ON November 30, 1900, Irish playwright Oscar Wilde died of meningitis in Paris, aged 46.
His short life was full of just as much wit, comedy and drama as his enduringly popular plays and novels, including The Importance of Being Earnest and The Picture of Dorian Gray.
Sadly, the end of his life, particularly being put on trial for being gay, was the stuff of tragedy.
Here we pick out some of his and his characters' sharpest and wittiest words:
circa 1884: Irish playwright, poet and novelist Oscar Wilde (1854 - 1900), author of The Picture of Dorian Gray and The Importance of Being Earnest (Photo by Hulton Archive/Getty Images)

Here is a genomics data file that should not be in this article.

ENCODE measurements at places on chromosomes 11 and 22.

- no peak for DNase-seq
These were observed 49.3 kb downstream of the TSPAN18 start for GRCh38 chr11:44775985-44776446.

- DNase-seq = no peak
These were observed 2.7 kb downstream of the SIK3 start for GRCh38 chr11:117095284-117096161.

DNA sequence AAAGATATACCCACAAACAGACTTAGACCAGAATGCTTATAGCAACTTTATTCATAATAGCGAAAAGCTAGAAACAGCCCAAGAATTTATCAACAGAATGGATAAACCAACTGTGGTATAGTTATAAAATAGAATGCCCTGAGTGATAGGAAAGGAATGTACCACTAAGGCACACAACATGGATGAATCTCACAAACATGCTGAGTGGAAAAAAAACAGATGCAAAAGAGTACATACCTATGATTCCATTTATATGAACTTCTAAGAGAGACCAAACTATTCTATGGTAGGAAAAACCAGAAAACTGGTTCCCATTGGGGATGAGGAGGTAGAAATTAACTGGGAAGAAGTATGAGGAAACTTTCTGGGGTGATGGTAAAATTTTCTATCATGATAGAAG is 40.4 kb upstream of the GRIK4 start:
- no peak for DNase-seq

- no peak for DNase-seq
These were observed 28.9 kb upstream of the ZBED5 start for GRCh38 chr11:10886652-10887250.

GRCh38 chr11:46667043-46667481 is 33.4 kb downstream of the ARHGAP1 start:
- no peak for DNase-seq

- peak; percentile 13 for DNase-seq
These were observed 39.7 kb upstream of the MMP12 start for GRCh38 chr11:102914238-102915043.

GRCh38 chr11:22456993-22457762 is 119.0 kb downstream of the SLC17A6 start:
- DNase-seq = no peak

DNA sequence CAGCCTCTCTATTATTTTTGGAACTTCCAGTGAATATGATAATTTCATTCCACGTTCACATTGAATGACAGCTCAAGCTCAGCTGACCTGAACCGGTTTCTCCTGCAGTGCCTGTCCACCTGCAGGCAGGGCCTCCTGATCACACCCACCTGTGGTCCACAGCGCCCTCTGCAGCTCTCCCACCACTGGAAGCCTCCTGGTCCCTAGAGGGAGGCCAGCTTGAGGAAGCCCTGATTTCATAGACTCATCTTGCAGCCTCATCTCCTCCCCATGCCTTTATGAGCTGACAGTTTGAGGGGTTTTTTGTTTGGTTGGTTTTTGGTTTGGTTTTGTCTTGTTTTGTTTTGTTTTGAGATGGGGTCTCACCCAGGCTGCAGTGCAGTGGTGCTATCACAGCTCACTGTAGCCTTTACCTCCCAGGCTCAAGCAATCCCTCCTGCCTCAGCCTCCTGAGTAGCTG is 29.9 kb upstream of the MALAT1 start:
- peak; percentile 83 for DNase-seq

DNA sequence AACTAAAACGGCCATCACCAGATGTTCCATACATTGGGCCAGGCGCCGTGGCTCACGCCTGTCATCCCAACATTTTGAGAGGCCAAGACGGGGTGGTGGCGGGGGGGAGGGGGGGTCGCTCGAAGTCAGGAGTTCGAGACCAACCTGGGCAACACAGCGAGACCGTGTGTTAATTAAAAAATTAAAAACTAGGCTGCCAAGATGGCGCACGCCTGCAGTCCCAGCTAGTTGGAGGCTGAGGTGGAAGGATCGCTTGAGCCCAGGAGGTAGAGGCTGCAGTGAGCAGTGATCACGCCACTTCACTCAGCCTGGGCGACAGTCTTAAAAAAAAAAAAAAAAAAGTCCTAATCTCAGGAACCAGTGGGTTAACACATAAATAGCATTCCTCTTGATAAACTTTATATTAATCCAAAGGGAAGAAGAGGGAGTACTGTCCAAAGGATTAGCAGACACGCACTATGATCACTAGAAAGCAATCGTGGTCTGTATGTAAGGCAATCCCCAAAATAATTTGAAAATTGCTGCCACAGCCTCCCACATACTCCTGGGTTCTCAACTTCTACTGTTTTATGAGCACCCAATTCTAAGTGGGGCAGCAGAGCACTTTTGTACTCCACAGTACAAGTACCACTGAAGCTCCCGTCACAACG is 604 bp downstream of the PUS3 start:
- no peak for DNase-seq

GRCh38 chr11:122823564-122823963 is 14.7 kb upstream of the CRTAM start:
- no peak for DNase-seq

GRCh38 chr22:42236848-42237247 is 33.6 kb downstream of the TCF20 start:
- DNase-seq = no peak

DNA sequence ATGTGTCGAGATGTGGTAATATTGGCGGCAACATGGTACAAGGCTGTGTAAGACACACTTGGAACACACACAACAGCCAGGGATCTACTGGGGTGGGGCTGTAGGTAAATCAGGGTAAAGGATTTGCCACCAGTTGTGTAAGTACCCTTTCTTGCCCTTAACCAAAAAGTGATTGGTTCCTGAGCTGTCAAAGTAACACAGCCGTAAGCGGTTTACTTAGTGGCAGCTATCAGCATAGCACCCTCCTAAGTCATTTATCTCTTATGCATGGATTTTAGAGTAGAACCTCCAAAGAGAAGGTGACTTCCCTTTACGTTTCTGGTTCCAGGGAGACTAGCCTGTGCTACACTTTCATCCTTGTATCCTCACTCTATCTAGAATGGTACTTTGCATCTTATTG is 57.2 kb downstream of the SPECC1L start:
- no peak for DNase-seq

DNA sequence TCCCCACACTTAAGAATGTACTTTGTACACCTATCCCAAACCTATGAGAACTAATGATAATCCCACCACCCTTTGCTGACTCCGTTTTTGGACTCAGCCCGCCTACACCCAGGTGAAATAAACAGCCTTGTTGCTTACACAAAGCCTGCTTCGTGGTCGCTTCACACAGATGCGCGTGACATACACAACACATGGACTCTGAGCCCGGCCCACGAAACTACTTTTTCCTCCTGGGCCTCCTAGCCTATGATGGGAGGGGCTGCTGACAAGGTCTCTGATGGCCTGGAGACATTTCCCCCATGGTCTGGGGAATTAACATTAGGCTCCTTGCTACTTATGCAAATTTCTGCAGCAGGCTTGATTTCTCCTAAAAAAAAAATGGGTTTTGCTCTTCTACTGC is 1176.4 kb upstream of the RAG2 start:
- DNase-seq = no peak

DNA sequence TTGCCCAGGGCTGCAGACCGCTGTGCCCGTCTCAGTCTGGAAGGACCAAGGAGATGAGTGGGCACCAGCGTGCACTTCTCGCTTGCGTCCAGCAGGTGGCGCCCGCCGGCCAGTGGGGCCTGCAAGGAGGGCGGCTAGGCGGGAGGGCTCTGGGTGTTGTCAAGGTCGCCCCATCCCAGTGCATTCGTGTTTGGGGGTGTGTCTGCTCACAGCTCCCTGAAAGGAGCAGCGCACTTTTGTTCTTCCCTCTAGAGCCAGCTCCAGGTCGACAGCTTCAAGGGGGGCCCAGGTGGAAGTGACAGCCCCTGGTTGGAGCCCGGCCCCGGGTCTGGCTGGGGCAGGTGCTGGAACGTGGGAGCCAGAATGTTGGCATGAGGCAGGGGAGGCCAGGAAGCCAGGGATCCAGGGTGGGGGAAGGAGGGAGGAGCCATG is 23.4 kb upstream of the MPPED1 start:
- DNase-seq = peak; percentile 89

1. "Work is the curse of the drinking classes"
2. "A cynic is man who knows the price of everything, and the value of nothing"
3. "I can resist everything except temptation"
4. "There is only one thing in the world worse than being talked about, and that is not being talked about"
5. "Be yourself; everyone else is taken"
6. "To lose one parent may be regarded as a misfortune; to lose both looks like carelessness"
7. "All women become like their mothers. That is their tragedy. No man does, and that is his"
8. "We are all in the gutter, but some of us are looking at the stars"
9. "There is no such thing as a moral or an immoral book. Books are well written, or badly written. That is all"
10. "Women are meant to be loved, not to be understood"
11. "To love oneself is the beginning of a lifelong romance".